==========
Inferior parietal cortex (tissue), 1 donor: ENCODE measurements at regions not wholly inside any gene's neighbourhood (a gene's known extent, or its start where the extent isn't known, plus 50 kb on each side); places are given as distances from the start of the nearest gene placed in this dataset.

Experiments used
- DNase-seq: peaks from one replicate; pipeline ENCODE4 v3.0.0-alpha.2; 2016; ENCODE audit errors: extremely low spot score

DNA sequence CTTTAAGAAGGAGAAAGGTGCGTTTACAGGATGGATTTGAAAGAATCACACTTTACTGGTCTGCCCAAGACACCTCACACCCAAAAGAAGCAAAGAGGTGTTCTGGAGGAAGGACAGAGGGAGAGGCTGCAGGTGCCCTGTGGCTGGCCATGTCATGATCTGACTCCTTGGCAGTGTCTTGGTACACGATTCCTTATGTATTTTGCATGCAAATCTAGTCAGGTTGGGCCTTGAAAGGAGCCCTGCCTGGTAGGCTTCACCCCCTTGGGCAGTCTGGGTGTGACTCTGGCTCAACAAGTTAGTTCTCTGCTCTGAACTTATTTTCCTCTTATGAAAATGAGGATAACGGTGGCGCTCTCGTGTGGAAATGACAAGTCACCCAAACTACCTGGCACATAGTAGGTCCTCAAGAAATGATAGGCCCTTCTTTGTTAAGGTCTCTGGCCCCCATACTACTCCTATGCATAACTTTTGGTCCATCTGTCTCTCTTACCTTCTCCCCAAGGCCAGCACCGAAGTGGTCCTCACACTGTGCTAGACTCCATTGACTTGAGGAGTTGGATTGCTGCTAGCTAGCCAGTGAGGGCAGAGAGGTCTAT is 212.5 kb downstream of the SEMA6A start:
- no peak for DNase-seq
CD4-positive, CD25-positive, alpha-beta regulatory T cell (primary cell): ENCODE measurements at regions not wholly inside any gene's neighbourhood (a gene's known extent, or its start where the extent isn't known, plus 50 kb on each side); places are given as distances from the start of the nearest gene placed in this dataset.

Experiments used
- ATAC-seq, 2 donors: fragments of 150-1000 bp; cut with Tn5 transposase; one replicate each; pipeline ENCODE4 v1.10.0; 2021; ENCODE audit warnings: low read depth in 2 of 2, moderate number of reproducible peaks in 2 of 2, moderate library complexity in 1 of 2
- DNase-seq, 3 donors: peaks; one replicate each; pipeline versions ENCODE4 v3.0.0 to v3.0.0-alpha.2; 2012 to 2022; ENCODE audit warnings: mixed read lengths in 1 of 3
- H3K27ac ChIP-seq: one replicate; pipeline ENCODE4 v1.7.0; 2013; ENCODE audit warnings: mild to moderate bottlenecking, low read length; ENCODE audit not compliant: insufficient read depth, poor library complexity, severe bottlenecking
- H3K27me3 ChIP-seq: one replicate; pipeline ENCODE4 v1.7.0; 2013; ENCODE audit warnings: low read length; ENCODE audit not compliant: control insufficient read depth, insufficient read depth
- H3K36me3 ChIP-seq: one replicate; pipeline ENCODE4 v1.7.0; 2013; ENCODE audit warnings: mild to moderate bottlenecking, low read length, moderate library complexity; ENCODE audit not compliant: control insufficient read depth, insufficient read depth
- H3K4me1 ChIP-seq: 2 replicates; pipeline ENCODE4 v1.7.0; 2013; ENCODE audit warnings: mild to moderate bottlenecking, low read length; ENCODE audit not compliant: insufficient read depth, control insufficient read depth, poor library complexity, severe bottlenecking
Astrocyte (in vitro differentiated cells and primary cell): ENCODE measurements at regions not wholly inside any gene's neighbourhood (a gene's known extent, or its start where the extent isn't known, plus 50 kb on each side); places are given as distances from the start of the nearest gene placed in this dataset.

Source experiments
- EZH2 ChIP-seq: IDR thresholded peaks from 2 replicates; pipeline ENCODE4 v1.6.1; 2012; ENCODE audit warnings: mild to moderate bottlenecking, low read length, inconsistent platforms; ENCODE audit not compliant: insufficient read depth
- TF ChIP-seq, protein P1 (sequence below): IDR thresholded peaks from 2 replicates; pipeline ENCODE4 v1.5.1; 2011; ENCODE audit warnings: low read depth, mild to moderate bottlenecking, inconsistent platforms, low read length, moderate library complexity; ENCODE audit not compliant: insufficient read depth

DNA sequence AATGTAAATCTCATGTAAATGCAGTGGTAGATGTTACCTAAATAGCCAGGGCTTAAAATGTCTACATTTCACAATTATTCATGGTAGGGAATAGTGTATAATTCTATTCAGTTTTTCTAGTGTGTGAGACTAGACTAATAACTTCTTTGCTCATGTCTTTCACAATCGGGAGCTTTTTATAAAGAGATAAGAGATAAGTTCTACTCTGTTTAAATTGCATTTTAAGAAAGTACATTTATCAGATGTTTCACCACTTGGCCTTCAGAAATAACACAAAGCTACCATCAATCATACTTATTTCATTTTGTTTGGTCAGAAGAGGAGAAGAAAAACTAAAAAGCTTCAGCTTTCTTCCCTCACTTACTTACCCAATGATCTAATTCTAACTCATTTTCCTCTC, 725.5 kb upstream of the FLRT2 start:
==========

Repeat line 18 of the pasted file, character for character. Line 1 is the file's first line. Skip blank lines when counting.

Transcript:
DNA sequence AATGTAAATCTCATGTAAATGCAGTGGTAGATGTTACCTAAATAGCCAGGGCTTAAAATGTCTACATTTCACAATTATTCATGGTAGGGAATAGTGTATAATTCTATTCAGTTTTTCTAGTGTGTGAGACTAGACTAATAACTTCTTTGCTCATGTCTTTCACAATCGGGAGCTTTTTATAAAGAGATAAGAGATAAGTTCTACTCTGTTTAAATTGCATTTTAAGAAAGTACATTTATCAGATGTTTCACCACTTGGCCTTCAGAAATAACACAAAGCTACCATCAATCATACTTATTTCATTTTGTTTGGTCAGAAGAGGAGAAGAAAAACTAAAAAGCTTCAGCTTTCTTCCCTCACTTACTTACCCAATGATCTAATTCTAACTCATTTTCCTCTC, 725.5 kb upstream of the FLRT2 start: